Let's say that you ignore the Djinns entirely, though. Glossing over the fact that you've made the game utterly balls hard, what are you left with? A battle system consisting of hitting things and magicking things and iteming things, sometimes. Not terrible, but it won't exactly light your wo-hold on, now. What do we have here? No, what do we honestly have here? It's hard to capture in picture, but the game looks much better in motion. Golden Sun makes such intelligent use of camera angles to construct a pseudo-3D display that more of the fun comes from watching the fights instead of, you know, participating in them. (I should probably clarify that this isn't an insult; more a qualification, really.) And that's not even getting into the elaborate summons I failed to mention earlier. Who cares if they all look like plastic dolls? Donkey Kong Country was a great game, and it had the same dumb art style. Then again, so did Rise of the Robots. Ouch.
You know, maybe I was hasty in insulting this game......OK, I certainly wasn't. The story still sucks more ass than a toilet, but there are redeeming factors in every other facet of the game. I've already mentioned battles, so that just leaves everything that isn't battles, which is exactly why I'll go back to the battle system for just a bit. You know how in most games, you can cast spells to kill things? Well, in Golden Sun, those spells serve another purpose: puzzling your way across the world of...the game never tells you. Anyway, the puzzles are perfect for a portable platform such as the PamePoy Padvance: they're mildly challenging, don't take long to complete, yet still manage to grab your attention every five minutes they're introduced. So hooray for making the world as engaging as the combat! But boo for expecting me to play a game for 15 hours when your story is practically nonexistent! I feel I must end this blog with a boo, because how the fuck did I end up here?
- I think I put it best 56 sentences ago when I said that Golden Sun is Attention Deficit Disorder: The Game.
- Sometimes, though, it works out, as the graphics so aptly demonstrate.
- Although now that I think about it, the puzzles I mentioned in the last paragraph damn my entire metaphor to a prolonged, torturous death.
Normally, I wouldn't post one of these videos, since there are billions of the damn things and this isn't even the best one I've seen, but the character choices seem especially off. For example, I don't remember Marth being such an asshole, and since when was Mario an abusive lover? Speaking of him, though, I have to share Mario's mustache with you because we've all had that thought, don't you deny it.
So what's this a spin-off of? Well, nothing, if you read the title. Remember: these are only sort of spin-offs, and Maken X is sort of a spin-off of Shin Megami Tensei. And what's the history behind it? Well, as far as I can tell, there is none. Hell, it's not even officially a Shin Megami Tensei game; the fans only consider it such since Atlus made it, the art style is similar, similar themes are covered, and Shoji Meguro's attached to this. (Not that you can tell.) Other than that, it's as far from Shin Megami Tensei as you can get. An easy to understand, arcade-y FPS where the religious symbolism makes no goddamn sense? Yep, that's not Shin Megami Tensei, alright.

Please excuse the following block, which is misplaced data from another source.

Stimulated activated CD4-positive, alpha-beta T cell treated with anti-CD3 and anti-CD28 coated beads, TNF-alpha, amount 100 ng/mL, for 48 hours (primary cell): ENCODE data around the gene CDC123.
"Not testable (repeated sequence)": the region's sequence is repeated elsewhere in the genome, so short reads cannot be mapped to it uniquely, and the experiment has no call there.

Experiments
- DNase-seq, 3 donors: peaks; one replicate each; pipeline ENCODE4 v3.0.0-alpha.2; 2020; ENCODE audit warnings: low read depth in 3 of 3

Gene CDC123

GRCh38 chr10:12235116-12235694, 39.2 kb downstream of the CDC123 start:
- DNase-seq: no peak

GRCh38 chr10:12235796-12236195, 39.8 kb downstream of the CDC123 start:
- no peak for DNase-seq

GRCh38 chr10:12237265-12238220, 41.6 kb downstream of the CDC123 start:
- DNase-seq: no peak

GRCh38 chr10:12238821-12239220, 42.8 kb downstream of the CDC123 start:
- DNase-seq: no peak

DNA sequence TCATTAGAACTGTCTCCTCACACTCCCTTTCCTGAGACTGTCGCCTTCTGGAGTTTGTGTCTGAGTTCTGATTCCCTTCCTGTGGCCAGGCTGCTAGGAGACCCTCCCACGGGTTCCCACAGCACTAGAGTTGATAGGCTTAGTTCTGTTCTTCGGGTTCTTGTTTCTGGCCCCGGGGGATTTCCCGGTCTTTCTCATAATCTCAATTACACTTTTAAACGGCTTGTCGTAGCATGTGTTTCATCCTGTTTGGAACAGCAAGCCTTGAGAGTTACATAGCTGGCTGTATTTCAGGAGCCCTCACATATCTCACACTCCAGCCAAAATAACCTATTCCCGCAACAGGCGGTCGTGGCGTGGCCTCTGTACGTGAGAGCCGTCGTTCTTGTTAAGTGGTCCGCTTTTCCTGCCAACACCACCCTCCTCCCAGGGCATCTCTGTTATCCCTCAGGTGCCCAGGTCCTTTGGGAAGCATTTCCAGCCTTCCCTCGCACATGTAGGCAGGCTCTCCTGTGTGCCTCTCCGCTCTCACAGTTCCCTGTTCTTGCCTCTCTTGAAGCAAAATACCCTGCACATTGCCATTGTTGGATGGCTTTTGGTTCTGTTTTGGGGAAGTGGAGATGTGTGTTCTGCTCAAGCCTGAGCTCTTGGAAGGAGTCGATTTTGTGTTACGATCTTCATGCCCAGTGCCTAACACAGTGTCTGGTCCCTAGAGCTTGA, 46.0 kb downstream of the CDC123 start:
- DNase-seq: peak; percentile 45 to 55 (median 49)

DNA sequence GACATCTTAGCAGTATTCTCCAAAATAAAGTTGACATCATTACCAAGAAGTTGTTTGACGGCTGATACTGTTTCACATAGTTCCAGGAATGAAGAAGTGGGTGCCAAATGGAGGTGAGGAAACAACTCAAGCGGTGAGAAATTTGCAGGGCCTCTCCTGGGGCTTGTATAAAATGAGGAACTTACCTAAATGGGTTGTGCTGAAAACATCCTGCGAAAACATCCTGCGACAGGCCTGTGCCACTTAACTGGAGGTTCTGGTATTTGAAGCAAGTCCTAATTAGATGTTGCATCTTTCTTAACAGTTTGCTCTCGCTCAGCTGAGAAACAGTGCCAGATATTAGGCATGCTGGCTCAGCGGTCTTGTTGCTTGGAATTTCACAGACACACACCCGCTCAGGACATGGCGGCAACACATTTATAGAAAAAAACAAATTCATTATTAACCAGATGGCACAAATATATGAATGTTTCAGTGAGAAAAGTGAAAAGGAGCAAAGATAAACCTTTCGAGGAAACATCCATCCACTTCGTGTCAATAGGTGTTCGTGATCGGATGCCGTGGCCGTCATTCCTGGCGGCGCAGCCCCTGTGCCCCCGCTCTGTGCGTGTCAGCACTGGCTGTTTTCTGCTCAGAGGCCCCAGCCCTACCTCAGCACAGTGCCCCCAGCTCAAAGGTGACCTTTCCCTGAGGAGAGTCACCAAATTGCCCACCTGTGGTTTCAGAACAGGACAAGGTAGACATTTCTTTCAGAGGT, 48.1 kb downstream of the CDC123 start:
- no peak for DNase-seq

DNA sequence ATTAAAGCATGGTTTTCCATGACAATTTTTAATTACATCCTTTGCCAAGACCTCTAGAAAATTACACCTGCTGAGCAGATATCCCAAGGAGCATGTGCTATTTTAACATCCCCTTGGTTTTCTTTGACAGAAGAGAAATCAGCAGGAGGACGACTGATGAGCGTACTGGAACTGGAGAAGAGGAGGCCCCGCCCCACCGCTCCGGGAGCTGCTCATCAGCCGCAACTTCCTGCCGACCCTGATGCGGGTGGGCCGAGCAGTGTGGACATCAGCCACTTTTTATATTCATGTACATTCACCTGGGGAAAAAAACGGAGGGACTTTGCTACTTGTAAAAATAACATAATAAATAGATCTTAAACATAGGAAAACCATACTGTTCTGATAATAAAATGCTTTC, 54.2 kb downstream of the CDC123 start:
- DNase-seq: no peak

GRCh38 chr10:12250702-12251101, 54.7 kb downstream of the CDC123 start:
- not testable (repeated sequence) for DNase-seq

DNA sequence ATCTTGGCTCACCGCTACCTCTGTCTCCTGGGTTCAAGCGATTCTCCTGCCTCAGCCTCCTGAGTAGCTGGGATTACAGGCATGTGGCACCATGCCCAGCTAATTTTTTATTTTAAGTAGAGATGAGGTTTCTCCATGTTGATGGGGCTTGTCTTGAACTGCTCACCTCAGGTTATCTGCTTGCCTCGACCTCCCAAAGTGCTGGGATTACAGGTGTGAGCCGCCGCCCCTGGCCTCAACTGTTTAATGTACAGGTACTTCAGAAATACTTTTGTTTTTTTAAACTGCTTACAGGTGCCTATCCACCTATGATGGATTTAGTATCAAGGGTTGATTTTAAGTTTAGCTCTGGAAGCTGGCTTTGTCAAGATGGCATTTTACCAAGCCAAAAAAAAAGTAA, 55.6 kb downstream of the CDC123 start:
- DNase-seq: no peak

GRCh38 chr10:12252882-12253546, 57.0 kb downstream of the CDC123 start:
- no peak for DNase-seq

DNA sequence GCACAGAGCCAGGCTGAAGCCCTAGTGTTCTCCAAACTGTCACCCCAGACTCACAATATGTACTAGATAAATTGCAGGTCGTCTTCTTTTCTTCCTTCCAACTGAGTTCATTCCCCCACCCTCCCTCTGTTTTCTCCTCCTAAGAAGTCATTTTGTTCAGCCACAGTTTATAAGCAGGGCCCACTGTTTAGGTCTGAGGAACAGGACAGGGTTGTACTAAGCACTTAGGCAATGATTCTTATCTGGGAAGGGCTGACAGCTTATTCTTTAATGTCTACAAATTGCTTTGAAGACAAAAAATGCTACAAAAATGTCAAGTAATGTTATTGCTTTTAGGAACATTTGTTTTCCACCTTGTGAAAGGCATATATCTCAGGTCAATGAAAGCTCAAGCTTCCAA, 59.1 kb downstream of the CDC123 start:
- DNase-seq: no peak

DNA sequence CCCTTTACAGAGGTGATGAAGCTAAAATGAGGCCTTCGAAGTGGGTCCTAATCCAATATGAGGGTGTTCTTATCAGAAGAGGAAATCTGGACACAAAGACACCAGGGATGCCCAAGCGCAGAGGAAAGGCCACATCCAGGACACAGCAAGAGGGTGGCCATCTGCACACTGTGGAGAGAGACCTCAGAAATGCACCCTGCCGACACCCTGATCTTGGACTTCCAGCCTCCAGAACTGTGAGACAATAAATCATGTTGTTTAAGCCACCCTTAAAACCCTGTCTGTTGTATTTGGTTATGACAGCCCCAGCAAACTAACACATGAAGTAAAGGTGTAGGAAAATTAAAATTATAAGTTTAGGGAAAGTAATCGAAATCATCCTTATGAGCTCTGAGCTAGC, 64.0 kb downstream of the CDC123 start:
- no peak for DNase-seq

Case in point: religious symbolism, which Maken X has in spades. The Vatican level and Pope boss may have been removed, but you still get characters talking about religiously imposed order and an everlasting war between two super-powerful magical factions! Now I know this all sounds incredibly Shin Megami Tensei, but here's the main difference: while the religious symbolism there makes sense, that isn't the case with Maken X. Take, for example, the core concept: a magical, semi-living sword that takes over people's minds one at a time. Somehow, this is supposed to be the tool for killing aliens or something. Oh, did I mention that there were aliens in Maken X? Because I vaguely remember something about parasitic aliens. It's like Atlus just threw whatever the hell it wanted into Maken X and hoped it would work out in the end.
Then again, this same design process also allows you to play as a furry-armed Russian demon thing fighting a robotic US president in a boxing ring underneath the White House. And that's not even the craziest moment in the game. Quite the quandary. On the one hand, these do sound entertaining, but on the other hand, without any strong consistent logic to tie them together, it feels like cheap pandering. How do I solve this? By ignoring these nonsense moments entirely! After all, it has enough other stuff to placate me. You have a war between the poorly named Blademasters and a guy named Geist with enough moral ambiguity between them to do Shin Megami Tensei proud (even though this isn't a Shin Megami Tensei game), and a girl fusing her mind with the demon sword Maken to save her dad or whatever. The point is that the game does a good job of delivering on its "with great power" message, so at its heart Maken X has a pretty decent story.